SPURENSUCHE: Russische Öl-Tanker vor griechischer Küste - was passiert dort? I frontal
tanker sightings have led us to Greece. For months,
tankers have been showing up in unknown areas and behaving erratically. "At first we could only see it on the monitor. And you can already see all these orange dots. And if you look closer, there's not just one
tanker behind one dot, but sometimes two
tankers, like here." The suspicion: Russian oil is being reloaded offshore here. To circumvent sanctions and thus further fill Putin's war chest. "Has it increased? I mean more ship-to-ship transfers." "Yes, more. Russian
tankers, all Russian." We are looking for explanations. Strange things are happening on the southern tip of the European continent.
Coastal residents have been sighting Russian
tankers in the Lakonia Gulf since spring. Fischer reported that there had never been anything like it before. They can only guess what the
tankers want in their fishing ground. "There were three
tankers. 17, 18 miles exchanging gas, oil or whatever. They gave or took." A hotel not far from the port city of Gythios. The owner tells us about oil
tankers very close to the coast and shows us photos. The hotel operator fears that a
tanker accident could destroy his existence. "This is a danger to nature, the sea and the livelihood of the people in this area, and that is tourism." The observations of a conservationist pose even more puzzles.
He claims to have seen oil
tankers on the horizon, drifting in pairs, side by side in the open sea. However, his inquiries to the port police were unsuccessful. "If any ship wants to come in, here in the port, yes, then they check it. But only then. If it's outside, then look the other way..." The mysterious
tanker sightings also led us to Greece. Ever since Russia invaded Ukraine, the EU has been trying to stop Putin from continuing to sell oil to fill his war chest. Therefore, Brussels had decided on sanctions, which, however, allowed some exceptions. Starting in December, these gaps will be closed: no more Russian oil will be imported into the EU by sea.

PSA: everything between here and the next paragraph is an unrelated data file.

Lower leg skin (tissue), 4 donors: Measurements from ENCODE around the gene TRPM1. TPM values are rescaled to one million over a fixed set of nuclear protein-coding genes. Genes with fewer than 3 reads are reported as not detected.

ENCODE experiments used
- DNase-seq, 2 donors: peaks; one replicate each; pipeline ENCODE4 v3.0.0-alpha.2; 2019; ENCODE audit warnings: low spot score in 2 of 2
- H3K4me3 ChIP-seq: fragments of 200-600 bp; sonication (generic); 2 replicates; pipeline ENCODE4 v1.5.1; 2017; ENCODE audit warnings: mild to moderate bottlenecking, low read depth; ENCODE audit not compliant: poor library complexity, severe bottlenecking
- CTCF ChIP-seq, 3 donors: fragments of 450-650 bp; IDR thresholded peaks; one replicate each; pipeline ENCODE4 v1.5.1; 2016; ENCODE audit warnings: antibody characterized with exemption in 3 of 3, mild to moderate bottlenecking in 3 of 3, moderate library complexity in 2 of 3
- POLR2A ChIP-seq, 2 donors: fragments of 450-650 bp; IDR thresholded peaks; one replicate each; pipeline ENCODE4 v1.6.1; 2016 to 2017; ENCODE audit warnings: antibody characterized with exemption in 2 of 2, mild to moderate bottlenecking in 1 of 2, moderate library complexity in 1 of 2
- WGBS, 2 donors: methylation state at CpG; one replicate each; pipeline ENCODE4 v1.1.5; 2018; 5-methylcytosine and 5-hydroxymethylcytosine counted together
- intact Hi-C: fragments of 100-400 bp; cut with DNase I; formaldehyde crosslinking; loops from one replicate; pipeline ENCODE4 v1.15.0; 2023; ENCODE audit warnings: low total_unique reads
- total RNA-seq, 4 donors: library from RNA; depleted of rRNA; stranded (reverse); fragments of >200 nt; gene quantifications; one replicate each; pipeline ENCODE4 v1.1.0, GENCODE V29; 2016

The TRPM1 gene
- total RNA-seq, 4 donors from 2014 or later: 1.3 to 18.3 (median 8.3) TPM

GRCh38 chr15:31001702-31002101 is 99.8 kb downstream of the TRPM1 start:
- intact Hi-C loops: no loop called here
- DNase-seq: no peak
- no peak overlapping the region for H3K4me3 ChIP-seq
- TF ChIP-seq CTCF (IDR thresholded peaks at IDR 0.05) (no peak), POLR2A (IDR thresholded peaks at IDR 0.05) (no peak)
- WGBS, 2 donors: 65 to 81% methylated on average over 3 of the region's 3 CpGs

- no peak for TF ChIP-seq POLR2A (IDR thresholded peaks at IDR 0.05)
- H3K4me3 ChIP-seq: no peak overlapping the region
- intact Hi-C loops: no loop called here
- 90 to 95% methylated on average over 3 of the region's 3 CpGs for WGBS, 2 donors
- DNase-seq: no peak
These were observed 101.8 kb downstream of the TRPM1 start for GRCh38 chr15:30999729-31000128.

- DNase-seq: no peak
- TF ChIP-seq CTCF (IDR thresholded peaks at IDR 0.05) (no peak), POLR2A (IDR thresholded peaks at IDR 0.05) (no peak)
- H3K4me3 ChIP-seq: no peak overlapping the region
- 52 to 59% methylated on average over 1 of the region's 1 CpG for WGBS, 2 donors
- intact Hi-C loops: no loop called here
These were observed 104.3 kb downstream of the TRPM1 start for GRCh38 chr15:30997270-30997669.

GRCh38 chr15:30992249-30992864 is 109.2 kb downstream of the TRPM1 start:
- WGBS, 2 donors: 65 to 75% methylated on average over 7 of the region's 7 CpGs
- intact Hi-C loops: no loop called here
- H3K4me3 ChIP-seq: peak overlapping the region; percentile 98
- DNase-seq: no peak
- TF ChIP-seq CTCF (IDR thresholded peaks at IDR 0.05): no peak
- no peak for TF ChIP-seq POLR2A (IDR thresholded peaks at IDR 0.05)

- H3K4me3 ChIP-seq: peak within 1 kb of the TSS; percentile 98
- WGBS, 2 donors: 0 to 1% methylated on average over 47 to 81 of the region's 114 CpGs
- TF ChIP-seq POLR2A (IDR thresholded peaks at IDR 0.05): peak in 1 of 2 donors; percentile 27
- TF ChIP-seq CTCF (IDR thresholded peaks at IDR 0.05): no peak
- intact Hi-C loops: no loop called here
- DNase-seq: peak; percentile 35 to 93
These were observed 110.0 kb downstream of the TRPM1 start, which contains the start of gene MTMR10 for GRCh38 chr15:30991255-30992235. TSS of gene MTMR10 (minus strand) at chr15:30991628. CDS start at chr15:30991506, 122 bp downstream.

This is supposed to weaken Putin. But does that work? For weeks we have followed the routes of
tankers through Internet trackers. "At first we could only see it on the monitor. And you can already see all these orange dots. They are all
tankers. Some of the ships come from the Russian Black Sea ports, then they go through the Bosphorus, along the Greek coast. And if so, if you take a closer look, you can see that behind one point there is not just one
tanker, but sometimes there are two
tankers like here. One on the right and one on the left." A video from the Internet shows what could be happening.
The process is called Ship to Ship Transfer: STS. Oil is pumped from one
tanker to another. In recent reports, analysts at Lloyd's, one of the largest ship insurers, assume that STS's operations in the Gulf of Laconia serve to disguise the origin of Russian oil. A way to avoid sanctions. What until now we have only been able to see on screens, we want to try at sea. We hired a skipper. When he found out what we were planning, he showed us the tugboats of a Greek company in the port, which transport equipment from ship to ship to the
tankers. "On the other side are these balloons." The black balloons are the so-called fenders.
They protect the hulls of
tankers as they lie together. Our employer claims that he himself was present at such STS operations. "Has it increased? I mean more ship-to-ship transfers." "Yes, more Russian
tankers. All Russian." On the phone he shows us photos. They are supposed to show Russian
tankers pumping oil. About eight nautical miles from the mainland: oil